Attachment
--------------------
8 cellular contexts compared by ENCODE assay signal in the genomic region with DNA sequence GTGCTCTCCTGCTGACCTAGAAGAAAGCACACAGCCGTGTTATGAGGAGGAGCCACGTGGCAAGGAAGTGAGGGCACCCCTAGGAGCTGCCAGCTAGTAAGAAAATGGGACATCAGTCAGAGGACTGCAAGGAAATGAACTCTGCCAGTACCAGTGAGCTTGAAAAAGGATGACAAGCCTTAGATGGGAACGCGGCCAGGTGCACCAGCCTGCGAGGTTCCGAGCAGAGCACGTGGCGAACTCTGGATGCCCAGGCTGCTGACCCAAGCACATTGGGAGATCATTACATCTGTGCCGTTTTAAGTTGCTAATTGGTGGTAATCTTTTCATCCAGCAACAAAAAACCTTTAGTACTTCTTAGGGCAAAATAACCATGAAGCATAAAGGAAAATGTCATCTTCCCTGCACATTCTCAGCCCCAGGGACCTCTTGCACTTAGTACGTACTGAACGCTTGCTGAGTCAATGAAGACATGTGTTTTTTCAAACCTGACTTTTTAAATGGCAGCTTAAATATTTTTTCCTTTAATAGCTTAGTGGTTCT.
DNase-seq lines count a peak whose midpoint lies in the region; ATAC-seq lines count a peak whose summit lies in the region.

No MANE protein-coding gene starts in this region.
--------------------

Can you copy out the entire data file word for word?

8 cellular contexts compared by ENCODE assay signal in the genomic region with DNA sequence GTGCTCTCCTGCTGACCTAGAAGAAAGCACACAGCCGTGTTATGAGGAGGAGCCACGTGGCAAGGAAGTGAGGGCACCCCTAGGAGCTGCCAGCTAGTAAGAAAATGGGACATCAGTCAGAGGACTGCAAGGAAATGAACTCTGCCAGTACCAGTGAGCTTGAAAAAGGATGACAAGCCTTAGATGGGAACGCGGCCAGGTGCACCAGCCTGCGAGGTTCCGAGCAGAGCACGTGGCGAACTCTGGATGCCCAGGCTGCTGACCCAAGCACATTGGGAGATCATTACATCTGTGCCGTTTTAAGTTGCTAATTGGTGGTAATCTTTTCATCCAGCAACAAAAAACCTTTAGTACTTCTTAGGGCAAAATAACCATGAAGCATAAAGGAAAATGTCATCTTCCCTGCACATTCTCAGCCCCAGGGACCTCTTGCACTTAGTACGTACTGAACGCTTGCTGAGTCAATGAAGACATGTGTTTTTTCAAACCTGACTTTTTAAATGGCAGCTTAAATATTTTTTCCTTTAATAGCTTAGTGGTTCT.
DNase-seq lines count a peak whose midpoint lies in the region; ATAC-seq lines count a peak whose summit lies in the region.

No MANE protein-coding gene starts in this region.